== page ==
3 Pieces of Advice When Starting a Gym Programme

During the last year or so, I have become more and more interested in health and fitness. From time to time, I like to post recipes of the relatively healthy meals I cook here on Joyful Antidotes. However, I have steered away from anything exercise related. My main reason for this was the fact that I am definitely not fitness guru. I didn’t feel qualified enough to be sharing such posts when I am only just beginning to see the slightest hint of a fitter body myself.

While reminiscing over the last couple of weeks, I began to think about how I felt about exercise before I joined a gym. I admired these dedicated fitness people on Instagram, but thought to myself there is no way I can do what they do. I used to think: ‘I don’t have the dedication nor the willpower, and the exercises they are doing are much too complicated and advanced for me’. Even when writing my post about why I joined a gym, I still wasn’t convinced I could actually make physical improvements and find a routine suitable for me. But I did and I want to share my fitness journey.

Photo via FlickrCC.

Surely, I am not the only person out there to have thought like I did. Most likely, there are some eager but cautious people out there who feel like the gym may be a waste of time for them. I thought that maybe the story of an average gym-going so-and-so such as I may encourage others to bite the bullet and embark on their own fitness routine. So, I have decided to start posting more insights into what I do to ensure my physical well-being. From time to time, I will post what I am currently doing exercise wise, anything I have learned which may worthwhile to others, and the different exercise options I have come across during my journey.

Phew, that was a very long-winded opening. Let’s consider it exercise for the fingers. Now, let’s get on with things. Here are my top 3 pieces of advice when starting a gym programme.

Only join a gym when you are good and ready. Gyms can be pretty expensive, depending on where you are located. Therefore, you really don’t want to pump a good chunk of your money into somewhere you might be lucky to step foot into just 5 times during the year. There are other ways to exercise, with plenty being free of charge, if you are not ready to commit yourself to the gym. Also, if you do make yourself to go simply because you feel you are wasting money, you may develop a negative relationship with exercise by forcefully visiting a place you really don’t want to be.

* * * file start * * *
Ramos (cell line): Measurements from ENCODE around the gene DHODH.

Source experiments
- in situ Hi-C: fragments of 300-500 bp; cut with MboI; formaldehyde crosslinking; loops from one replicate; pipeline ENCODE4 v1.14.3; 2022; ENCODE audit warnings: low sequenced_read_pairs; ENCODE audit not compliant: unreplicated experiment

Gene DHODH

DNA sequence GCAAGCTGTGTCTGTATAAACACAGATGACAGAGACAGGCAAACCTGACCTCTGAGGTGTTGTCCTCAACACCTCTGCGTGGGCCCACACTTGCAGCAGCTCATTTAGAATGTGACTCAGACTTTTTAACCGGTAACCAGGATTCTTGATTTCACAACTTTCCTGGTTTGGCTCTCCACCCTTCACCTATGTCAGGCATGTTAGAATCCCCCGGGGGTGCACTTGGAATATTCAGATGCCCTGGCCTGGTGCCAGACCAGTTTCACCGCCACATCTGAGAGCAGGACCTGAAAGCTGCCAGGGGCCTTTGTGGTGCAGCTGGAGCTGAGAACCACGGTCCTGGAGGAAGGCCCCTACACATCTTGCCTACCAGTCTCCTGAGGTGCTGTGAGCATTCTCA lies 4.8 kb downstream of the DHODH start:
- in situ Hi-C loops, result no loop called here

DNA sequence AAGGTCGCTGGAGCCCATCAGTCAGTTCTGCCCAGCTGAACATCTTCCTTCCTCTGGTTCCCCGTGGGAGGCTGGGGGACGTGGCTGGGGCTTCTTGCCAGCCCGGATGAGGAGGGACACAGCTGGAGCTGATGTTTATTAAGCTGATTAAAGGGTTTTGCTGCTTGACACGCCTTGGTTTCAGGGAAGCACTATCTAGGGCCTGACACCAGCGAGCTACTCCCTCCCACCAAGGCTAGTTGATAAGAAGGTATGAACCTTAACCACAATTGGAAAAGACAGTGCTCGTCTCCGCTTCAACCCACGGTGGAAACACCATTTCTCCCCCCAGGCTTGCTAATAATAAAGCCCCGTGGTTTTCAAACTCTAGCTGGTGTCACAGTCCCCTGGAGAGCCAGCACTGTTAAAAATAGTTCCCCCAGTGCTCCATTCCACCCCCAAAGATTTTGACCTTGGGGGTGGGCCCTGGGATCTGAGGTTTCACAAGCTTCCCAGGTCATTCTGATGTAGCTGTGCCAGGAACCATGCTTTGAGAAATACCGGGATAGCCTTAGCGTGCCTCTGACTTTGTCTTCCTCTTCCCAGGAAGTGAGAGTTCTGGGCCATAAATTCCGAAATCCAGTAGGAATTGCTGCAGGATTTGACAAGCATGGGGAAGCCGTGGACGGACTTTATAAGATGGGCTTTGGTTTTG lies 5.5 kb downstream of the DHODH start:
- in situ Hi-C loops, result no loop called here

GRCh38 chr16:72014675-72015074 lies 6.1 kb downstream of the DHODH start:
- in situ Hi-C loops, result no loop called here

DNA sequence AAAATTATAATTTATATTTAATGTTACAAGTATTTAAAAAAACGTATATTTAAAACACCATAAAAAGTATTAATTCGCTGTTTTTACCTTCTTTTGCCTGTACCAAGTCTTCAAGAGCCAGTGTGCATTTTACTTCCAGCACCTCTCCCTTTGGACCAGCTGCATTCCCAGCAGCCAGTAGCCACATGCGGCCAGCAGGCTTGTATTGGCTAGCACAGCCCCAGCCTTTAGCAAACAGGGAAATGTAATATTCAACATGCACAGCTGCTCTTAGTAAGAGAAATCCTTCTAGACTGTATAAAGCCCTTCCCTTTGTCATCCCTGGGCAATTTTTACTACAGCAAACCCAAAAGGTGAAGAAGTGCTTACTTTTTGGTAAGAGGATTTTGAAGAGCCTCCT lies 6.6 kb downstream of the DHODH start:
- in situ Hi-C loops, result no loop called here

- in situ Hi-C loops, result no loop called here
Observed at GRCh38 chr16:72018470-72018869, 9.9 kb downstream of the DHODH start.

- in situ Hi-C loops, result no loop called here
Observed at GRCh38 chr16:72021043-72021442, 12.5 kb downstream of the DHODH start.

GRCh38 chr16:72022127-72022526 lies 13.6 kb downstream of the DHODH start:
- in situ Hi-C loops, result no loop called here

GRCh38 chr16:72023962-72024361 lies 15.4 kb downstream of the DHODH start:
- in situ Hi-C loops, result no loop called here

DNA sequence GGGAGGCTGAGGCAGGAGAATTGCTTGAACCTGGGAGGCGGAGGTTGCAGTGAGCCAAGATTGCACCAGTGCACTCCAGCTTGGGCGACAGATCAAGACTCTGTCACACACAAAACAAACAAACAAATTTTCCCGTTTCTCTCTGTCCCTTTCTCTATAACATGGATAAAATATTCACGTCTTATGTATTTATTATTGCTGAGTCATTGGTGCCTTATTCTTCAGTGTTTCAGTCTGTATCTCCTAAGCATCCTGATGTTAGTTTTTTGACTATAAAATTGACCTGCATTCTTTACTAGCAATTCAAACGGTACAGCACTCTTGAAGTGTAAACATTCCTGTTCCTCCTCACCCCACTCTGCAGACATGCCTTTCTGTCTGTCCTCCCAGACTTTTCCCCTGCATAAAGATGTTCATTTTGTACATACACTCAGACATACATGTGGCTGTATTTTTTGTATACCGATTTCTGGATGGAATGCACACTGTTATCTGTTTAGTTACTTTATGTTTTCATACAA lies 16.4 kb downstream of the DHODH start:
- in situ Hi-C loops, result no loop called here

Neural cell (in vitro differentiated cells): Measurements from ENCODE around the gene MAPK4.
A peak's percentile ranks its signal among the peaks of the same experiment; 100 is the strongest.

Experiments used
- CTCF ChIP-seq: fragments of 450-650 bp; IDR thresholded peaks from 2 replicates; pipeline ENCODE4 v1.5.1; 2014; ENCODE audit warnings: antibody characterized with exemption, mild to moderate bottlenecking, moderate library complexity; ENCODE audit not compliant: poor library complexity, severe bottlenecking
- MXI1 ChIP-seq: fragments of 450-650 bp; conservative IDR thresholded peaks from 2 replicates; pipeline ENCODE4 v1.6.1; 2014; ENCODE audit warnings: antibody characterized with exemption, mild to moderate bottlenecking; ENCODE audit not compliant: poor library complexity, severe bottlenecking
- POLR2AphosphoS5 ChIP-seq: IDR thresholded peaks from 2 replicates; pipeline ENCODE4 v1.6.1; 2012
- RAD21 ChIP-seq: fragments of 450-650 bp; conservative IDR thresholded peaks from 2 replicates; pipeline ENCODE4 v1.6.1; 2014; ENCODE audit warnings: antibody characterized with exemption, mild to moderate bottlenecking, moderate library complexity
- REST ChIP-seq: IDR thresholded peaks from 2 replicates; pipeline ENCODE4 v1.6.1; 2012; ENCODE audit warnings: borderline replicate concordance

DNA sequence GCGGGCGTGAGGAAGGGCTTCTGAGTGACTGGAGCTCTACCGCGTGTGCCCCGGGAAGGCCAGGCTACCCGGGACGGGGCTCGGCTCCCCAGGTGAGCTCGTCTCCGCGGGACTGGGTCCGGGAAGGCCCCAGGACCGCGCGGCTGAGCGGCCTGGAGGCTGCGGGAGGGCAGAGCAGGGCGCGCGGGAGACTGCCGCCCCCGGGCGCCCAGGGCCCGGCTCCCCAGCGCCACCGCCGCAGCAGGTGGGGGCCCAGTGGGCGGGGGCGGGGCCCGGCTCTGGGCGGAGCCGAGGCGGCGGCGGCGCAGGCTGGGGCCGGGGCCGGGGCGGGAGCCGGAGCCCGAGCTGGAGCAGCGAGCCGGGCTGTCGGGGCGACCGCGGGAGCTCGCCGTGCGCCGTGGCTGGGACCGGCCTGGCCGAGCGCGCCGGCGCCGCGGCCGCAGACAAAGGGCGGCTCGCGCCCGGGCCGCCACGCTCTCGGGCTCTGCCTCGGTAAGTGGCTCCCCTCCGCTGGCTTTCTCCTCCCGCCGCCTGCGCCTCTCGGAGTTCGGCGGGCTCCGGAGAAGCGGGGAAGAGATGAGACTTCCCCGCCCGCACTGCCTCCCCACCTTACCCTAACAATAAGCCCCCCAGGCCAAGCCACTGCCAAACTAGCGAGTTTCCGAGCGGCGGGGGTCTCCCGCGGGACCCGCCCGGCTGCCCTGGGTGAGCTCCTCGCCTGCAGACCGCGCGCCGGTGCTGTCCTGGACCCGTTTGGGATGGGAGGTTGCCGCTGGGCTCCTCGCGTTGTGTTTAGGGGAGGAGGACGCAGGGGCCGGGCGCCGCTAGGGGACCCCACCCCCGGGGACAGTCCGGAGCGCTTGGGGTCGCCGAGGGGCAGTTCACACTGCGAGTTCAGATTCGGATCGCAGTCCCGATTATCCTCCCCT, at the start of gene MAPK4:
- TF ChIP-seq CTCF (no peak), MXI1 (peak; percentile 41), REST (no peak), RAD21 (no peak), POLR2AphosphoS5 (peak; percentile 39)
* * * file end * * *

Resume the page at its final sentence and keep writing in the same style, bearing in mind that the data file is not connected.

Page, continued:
Build yourself up slowly. This ties in with setting up specific, manageable goals. You don’t have to attend the gym 6 days a week starting from the very first month of your membership. Neither do you have to spend 60 minutes on the treadmill at super speed or lift the heaviest weights each time you go. Start at a level you are most comfortable with and work yourself up from there. A good idea is to speak with one of the trainers and explain exactly what you are looking for from your gym sessions. They are the best qualified people to provide a programme most likely to work for you.

Try a few different things to find out what is most suitable for you. My current gym routine is a lot different to the one I had when I first joined Superfit back in September 2014. There were a lot of bumps on the way to find the machines/classes I needed that would help me reach my goal. For instance, most of my earlier workouts were confined to the gym floor, but now I get the workouts I need from the classes offered as I find they are most effective in working out the muscle groups I want.

Are you thinking about joining a gym or have you already a steadfast routine set in place? I would like to read your thoughts in the comments below.


  1. I wish I could afford the gym but I really can’t yet, I do an hour a day at home and have started building up muscle but the classes look really fun and motivational and some machines give you effects you really can’t do at home xx

    1. Yes, gyms can be very expensive. Luckily mine is just €18.50 a month. It is good that you have a home routine though. Most people would use not having membership as a poor excuse not to exercise.

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